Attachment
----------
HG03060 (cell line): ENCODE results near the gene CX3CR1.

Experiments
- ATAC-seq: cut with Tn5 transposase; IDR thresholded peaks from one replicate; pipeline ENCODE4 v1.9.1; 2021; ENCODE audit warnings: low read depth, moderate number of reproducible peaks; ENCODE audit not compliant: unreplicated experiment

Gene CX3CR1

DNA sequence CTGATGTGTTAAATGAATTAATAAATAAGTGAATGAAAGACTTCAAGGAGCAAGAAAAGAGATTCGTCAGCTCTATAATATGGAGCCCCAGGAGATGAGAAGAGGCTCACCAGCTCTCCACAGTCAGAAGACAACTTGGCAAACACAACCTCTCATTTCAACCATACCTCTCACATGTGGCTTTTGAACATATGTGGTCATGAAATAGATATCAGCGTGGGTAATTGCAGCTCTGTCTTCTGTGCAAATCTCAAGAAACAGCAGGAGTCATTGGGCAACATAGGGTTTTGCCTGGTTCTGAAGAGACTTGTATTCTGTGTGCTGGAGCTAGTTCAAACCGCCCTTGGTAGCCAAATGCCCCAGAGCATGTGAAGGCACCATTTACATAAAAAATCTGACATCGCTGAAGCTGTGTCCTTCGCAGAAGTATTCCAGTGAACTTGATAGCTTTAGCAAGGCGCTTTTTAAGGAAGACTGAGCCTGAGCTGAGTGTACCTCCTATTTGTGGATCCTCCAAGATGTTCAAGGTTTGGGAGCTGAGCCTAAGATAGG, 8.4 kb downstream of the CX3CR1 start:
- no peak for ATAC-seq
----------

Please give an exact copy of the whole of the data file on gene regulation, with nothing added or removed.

HG03060 (cell line): ENCODE results near the gene CX3CR1.

Experiments
- ATAC-seq: cut with Tn5 transposase; IDR thresholded peaks from one replicate; pipeline ENCODE4 v1.9.1; 2021; ENCODE audit warnings: low read depth, moderate number of reproducible peaks; ENCODE audit not compliant: unreplicated experiment

Gene CX3CR1

DNA sequence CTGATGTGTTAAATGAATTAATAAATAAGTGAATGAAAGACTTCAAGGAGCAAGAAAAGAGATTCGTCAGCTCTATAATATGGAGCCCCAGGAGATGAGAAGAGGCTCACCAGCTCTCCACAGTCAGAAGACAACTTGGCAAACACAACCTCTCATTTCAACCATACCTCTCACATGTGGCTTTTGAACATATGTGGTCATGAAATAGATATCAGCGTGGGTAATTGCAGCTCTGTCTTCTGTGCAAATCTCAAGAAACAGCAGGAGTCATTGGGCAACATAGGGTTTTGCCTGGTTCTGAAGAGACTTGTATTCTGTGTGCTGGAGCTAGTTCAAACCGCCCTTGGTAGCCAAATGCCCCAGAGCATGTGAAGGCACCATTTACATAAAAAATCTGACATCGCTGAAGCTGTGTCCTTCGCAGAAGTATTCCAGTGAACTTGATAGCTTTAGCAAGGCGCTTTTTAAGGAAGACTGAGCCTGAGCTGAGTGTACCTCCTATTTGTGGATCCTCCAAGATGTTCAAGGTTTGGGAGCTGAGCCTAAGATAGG, 8.4 kb downstream of the CX3CR1 start:
- no peak for ATAC-seq